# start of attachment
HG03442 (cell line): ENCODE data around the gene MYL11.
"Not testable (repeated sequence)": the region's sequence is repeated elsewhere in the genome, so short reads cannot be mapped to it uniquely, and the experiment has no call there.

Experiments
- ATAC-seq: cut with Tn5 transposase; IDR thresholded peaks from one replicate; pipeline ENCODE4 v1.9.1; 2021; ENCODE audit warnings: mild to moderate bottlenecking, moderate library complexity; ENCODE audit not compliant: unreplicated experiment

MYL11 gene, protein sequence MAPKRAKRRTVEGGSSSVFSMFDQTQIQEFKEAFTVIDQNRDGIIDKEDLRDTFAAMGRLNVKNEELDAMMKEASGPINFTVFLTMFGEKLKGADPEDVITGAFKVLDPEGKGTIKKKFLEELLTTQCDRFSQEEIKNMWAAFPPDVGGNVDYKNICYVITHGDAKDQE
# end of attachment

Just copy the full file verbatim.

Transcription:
HG03442 (cell line): ENCODE data around the gene MYL11.
"Not testable (repeated sequence)": the region's sequence is repeated elsewhere in the genome, so short reads cannot be mapped to it uniquely, and the experiment has no call there.

Experiments
- ATAC-seq: cut with Tn5 transposase; IDR thresholded peaks from one replicate; pipeline ENCODE4 v1.9.1; 2021; ENCODE audit warnings: mild to moderate bottlenecking, moderate library complexity; ENCODE audit not compliant: unreplicated experiment

MYL11 gene, protein sequence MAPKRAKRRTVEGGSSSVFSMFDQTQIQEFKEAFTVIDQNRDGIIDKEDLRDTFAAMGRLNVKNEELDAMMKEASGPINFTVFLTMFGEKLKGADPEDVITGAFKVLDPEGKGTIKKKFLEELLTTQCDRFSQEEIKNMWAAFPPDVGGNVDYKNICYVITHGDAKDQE